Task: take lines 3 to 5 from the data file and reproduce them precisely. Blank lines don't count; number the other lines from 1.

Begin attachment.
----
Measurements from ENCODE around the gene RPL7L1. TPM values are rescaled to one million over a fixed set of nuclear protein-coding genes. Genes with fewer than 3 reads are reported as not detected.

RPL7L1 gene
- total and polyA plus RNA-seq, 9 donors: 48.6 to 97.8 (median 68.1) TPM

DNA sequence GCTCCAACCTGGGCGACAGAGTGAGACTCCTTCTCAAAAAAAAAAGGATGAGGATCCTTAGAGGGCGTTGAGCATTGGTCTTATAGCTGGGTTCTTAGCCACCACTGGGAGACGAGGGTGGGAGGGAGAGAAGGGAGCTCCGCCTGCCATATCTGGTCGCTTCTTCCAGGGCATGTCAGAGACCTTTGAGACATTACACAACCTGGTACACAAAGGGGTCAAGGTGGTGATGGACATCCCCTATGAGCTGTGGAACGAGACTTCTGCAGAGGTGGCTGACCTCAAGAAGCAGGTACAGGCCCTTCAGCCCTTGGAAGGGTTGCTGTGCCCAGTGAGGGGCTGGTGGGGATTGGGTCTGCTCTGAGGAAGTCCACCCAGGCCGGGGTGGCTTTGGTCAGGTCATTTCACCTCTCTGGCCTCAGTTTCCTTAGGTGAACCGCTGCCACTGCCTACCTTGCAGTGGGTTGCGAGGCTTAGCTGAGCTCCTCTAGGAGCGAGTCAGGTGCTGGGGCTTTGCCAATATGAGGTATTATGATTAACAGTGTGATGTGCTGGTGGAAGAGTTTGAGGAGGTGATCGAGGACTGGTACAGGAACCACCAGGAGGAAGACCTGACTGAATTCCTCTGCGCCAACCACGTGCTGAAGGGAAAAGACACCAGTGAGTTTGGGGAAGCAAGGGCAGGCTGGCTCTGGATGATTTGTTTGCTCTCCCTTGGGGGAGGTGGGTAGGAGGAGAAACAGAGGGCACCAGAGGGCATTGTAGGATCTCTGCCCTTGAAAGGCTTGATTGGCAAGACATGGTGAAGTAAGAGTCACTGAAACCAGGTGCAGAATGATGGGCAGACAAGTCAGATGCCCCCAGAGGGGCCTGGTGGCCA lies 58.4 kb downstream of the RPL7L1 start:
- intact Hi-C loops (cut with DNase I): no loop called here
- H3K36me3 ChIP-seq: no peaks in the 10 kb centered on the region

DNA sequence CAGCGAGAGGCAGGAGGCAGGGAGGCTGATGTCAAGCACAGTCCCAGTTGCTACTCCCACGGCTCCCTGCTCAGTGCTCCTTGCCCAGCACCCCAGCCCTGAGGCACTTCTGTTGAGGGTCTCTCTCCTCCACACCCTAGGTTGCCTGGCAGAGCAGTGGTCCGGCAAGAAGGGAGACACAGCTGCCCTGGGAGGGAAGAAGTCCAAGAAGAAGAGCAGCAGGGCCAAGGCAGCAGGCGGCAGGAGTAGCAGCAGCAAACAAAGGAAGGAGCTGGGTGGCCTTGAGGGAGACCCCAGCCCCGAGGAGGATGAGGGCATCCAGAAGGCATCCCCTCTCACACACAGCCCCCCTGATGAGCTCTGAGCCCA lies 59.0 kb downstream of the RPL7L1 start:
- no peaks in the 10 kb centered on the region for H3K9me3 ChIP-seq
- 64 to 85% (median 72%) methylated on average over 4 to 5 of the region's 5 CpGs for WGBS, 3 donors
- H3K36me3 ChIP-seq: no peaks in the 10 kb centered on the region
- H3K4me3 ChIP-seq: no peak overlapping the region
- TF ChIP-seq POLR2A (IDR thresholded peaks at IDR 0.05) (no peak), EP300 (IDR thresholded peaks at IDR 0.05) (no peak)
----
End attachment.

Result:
- total and polyA plus RNA-seq, 9 donors: 48.6 to 97.8 (median 68.1) TPM

DNA sequence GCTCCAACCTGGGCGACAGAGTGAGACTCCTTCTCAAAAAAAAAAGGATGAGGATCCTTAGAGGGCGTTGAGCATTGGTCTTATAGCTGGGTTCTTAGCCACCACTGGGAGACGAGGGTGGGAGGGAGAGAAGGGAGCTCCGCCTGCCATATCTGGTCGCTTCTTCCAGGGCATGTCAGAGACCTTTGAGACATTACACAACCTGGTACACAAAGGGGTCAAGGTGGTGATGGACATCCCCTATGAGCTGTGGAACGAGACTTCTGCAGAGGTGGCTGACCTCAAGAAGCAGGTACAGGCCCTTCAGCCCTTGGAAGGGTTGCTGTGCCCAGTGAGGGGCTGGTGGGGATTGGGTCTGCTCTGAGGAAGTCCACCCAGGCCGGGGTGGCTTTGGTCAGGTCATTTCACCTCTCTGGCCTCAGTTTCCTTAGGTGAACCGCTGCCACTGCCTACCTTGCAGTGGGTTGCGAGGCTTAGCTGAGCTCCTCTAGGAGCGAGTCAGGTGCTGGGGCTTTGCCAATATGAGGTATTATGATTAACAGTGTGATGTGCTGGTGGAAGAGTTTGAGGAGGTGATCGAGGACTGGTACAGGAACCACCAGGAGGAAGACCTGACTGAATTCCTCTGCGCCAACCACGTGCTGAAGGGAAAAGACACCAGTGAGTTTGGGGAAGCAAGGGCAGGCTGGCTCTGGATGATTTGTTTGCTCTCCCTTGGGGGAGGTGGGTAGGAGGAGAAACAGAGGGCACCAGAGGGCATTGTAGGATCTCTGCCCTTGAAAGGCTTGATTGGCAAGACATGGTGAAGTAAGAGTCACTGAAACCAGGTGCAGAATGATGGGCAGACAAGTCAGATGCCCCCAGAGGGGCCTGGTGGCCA lies 58.4 kb downstream of the RPL7L1 start:
- intact Hi-C loops (cut with DNase I): no loop called here